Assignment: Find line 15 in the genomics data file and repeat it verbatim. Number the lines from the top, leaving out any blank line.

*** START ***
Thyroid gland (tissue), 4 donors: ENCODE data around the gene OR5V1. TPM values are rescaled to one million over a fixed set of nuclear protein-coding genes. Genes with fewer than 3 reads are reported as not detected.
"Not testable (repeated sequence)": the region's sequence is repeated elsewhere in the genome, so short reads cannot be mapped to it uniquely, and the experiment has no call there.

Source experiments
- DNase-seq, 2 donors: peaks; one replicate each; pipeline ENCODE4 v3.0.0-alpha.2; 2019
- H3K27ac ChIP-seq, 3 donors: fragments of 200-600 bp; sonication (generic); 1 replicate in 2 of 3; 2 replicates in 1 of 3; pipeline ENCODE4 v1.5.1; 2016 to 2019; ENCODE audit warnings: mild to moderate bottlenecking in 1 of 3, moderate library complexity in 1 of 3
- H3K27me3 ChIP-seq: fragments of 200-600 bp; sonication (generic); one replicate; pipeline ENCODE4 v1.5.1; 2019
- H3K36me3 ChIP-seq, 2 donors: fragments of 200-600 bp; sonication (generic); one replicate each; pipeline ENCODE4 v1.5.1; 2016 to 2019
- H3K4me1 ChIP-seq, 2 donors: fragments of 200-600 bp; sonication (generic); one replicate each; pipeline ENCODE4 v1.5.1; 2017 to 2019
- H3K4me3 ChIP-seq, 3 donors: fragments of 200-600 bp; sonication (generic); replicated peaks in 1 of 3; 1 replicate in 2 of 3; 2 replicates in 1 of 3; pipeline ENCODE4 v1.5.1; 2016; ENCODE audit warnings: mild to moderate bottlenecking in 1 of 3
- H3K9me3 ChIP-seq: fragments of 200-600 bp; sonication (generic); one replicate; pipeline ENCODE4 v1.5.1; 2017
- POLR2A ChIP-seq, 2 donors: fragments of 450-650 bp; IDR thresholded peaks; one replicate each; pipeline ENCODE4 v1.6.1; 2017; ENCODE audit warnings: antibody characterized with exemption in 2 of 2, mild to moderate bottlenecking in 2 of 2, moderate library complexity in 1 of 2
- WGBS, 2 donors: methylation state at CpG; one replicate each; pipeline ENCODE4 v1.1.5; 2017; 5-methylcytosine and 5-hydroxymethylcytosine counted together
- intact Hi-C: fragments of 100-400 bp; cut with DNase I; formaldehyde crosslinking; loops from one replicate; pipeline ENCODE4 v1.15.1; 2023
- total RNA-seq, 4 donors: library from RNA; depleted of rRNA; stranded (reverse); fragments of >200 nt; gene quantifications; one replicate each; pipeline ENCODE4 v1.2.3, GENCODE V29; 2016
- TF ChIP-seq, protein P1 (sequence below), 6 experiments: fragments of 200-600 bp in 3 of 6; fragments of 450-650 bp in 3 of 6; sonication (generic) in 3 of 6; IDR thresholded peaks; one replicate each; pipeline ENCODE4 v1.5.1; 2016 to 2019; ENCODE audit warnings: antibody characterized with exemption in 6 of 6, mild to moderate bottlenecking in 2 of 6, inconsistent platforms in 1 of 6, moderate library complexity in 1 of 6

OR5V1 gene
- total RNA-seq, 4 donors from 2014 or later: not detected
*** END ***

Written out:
- TF ChIP-seq, protein P1 (sequence below), 6 experiments: fragments of 200-600 bp in 3 of 6; fragments of 450-650 bp in 3 of 6; sonication (generic) in 3 of 6; IDR thresholded peaks; one replicate each; pipeline ENCODE4 v1.5.1; 2016 to 2019; ENCODE audit warnings: antibody characterized with exemption in 6 of 6, mild to moderate bottlenecking in 2 of 6, inconsistent platforms in 1 of 6, moderate library complexity in 1 of 6